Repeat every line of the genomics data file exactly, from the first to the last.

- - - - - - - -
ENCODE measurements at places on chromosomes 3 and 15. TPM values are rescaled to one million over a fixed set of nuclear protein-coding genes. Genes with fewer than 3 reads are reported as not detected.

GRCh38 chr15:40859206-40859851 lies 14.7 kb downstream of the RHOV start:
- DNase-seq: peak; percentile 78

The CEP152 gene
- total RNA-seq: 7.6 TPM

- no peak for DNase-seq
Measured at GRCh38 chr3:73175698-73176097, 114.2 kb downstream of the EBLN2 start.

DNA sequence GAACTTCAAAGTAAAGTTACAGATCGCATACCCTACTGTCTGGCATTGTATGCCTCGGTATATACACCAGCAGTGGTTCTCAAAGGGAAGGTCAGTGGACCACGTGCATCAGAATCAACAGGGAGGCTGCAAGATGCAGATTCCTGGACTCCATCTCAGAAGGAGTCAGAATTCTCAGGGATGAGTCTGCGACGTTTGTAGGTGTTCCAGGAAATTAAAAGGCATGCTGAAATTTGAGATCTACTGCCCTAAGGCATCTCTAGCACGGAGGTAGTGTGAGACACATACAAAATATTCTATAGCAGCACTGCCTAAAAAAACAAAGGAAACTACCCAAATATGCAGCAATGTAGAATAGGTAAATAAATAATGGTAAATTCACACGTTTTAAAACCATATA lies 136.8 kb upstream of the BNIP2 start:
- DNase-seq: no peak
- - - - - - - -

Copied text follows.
ENCODE measurements at places on chromosomes 3 and 15. TPM values are rescaled to one million over a fixed set of nuclear protein-coding genes. Genes with fewer than 3 reads are reported as not detected.

GRCh38 chr15:40859206-40859851 lies 14.7 kb downstream of the RHOV start:
- DNase-seq: peak; percentile 78

The CEP152 gene
- total RNA-seq: 7.6 TPM

- no peak for DNase-seq
Measured at GRCh38 chr3:73175698-73176097, 114.2 kb downstream of the EBLN2 start.

DNA sequence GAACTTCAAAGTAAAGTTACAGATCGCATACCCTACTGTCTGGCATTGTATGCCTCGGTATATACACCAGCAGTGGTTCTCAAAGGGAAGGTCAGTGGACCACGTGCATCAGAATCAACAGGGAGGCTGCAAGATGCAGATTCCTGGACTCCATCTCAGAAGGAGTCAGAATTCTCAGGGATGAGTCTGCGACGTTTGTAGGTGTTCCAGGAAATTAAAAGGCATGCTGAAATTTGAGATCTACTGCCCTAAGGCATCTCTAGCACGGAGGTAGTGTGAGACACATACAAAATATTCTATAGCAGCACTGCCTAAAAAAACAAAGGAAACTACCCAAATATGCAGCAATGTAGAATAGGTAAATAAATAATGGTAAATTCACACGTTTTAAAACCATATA lies 136.8 kb upstream of the BNIP2 start:
- DNase-seq: no peak